BOSTON — As the House quickly advanced a $500 million tax package, Gov. Deval Patrick is raising doubts about whether the amount of new revenue being pursued by legislative leaders will be sufficient to support a consensus increase in local road and bridge repair funding, and suggested House Speaker Robert DeLeo and Senate President Therese Murray were trying to “position” him by jointly agreeing to the plan.
The tax proposal put forth by DeLeo and Murray raises only half of the new revenue the governor requested in his budget for transportation with new taxes on gas, tobacco and businesses, and funds none of the education initiatives Patrick sought with his $1.9 billion tax reform plan.
“I’ve been clear publicly and with the legislative leadership that I’m willing to compromise, but I do think there is such a thing as too small,” Patrick said. “We’ve got to be serious about investing in ways that give us growth, and investing in transportation and in education do that.”
The House on Wednesday took procedural votes to tee up for debate on Monday the tax plan and a related borrowing bill that would increase funding for Chapter 90 authorizing $300 million for local road and bridge repairs.
Patrick said an analysis by Transportation Secretary Richard Davey “raises some question” about whether the state can afford to boost Chapter 90 funding by $100 million with the level of new revenue proposed by legislative leaders.
In order to meet an April 1 deadline to inform municipalities of their expected level of funding, the Patrick administration sent out letters on Monday informing cities and towns how much money they would receive based on a $300 million program, but cautioned that it was contingent on sufficient revenues.
Cities and towns cannot sign contracts or agreements for construction until a Chapter 90 bond bill is approved and signed by Patrick, and the issue is being targeted by local officials, including Gloucester Public Works Director Mike Hale.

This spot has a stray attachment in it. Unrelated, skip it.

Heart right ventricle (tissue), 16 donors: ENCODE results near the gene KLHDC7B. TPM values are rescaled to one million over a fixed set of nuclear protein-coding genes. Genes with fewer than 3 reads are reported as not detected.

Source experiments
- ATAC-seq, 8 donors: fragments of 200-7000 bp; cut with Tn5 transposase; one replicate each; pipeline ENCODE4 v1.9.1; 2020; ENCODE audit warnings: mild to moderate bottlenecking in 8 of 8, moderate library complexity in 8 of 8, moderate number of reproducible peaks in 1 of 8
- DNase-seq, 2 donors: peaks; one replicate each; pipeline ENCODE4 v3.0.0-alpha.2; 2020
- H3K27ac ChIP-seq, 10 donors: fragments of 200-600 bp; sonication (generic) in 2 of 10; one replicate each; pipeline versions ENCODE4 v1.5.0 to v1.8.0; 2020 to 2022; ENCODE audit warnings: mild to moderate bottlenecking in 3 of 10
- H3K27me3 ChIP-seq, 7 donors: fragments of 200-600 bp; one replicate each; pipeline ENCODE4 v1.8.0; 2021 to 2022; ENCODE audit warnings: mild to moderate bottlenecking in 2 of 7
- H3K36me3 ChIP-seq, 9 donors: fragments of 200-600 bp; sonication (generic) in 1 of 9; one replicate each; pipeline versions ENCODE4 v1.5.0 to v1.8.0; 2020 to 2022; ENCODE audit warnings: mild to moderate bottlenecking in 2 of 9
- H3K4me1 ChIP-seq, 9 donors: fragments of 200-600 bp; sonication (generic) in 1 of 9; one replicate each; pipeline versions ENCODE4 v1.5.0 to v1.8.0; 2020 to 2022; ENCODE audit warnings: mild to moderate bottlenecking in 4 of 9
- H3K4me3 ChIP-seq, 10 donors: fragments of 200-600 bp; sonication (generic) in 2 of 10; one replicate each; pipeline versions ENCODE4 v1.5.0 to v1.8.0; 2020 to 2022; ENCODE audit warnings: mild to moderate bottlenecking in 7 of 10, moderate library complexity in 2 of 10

“Approval of funds for local road construction and resurfacing — state Chapter 90 money that comes from a share of the gas tax – was delayed for months last year,” Hale wrote in a My View column that appeared in Tuesday’s Times. “This red tape cost cities and towns on Cape Ann and across the Commonwealth nearly 75 percent of the paving season, preventing the start of many necessary road repair projects.
“Every construction season delayed or missed puts us years behind in road work,” Hale added. “The paving season in our state is brief, running only from May to September, and by getting Chapter 90 money later and later, we are forced to do the work in bad weather — and work done in the cold simply does not last as long.
“That’s why it’s so critical,” Hale said, “that the $300 million needed to pave local roads is passed and funded by the end of April this year.
Yet, the governor sounded warnings about that funding Wednesday.
“Without that passage of either our tax reform proposal or additional revenue that is derived from options substantively comparable to that which we have proposed, investment in the Chapter 90 program will not be implemented,” the governor wrote in the letter also signed by Lt. Gov. Tim Murray.
Asked his opinion on the House and Senate coming together to collaborate on a tax plan before either branch debates its budget, Patrick said, “Politics.” When asked to elaborate, he said,
“It’s part of the way the building works,” the governor said. “People are constantly trying to position themselves and position me. That goes with it. I get it.”